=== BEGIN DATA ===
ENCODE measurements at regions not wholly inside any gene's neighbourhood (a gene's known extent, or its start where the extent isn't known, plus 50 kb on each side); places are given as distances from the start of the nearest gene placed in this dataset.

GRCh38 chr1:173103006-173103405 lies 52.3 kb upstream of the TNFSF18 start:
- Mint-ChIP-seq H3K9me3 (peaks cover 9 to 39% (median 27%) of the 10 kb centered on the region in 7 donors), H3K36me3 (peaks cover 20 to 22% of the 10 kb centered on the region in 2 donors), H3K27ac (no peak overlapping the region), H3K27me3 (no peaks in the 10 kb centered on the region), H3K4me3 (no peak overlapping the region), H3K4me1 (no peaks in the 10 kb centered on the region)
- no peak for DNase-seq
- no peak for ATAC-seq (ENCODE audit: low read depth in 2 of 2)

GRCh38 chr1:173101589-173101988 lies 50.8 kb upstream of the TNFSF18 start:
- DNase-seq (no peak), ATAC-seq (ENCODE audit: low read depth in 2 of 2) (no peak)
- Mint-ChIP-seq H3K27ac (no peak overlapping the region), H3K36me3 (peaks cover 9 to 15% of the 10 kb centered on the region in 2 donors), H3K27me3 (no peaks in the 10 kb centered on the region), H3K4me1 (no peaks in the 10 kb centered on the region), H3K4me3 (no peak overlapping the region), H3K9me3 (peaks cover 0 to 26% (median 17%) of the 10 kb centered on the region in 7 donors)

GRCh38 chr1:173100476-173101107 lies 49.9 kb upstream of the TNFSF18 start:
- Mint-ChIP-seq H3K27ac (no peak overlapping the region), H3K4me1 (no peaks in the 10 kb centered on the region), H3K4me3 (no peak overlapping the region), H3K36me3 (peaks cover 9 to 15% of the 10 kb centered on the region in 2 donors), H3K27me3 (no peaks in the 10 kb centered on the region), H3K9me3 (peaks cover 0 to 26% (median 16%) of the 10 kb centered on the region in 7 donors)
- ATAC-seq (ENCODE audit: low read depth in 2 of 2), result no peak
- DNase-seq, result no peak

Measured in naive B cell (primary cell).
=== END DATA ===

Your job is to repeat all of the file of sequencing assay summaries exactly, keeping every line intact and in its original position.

ENCODE measurements at regions not wholly inside any gene's neighbourhood (a gene's known extent, or its start where the extent isn't known, plus 50 kb on each side); places are given as distances from the start of the nearest gene placed in this dataset.

GRCh38 chr1:173103006-173103405 lies 52.3 kb upstream of the TNFSF18 start:
- Mint-ChIP-seq H3K9me3 (peaks cover 9 to 39% (median 27%) of the 10 kb centered on the region in 7 donors), H3K36me3 (peaks cover 20 to 22% of the 10 kb centered on the region in 2 donors), H3K27ac (no peak overlapping the region), H3K27me3 (no peaks in the 10 kb centered on the region), H3K4me3 (no peak overlapping the region), H3K4me1 (no peaks in the 10 kb centered on the region)
- no peak for DNase-seq
- no peak for ATAC-seq (ENCODE audit: low read depth in 2 of 2)

GRCh38 chr1:173101589-173101988 lies 50.8 kb upstream of the TNFSF18 start:
- DNase-seq (no peak), ATAC-seq (ENCODE audit: low read depth in 2 of 2) (no peak)
- Mint-ChIP-seq H3K27ac (no peak overlapping the region), H3K36me3 (peaks cover 9 to 15% of the 10 kb centered on the region in 2 donors), H3K27me3 (no peaks in the 10 kb centered on the region), H3K4me1 (no peaks in the 10 kb centered on the region), H3K4me3 (no peak overlapping the region), H3K9me3 (peaks cover 0 to 26% (median 17%) of the 10 kb centered on the region in 7 donors)

GRCh38 chr1:173100476-173101107 lies 49.9 kb upstream of the TNFSF18 start:
- Mint-ChIP-seq H3K27ac (no peak overlapping the region), H3K4me1 (no peaks in the 10 kb centered on the region), H3K4me3 (no peak overlapping the region), H3K36me3 (peaks cover 9 to 15% of the 10 kb centered on the region in 2 donors), H3K27me3 (no peaks in the 10 kb centered on the region), H3K9me3 (peaks cover 0 to 26% (median 16%) of the 10 kb centered on the region in 7 donors)
- ATAC-seq (ENCODE audit: low read depth in 2 of 2), result no peak
- DNase-seq, result no peak

Measured in naive B cell (primary cell).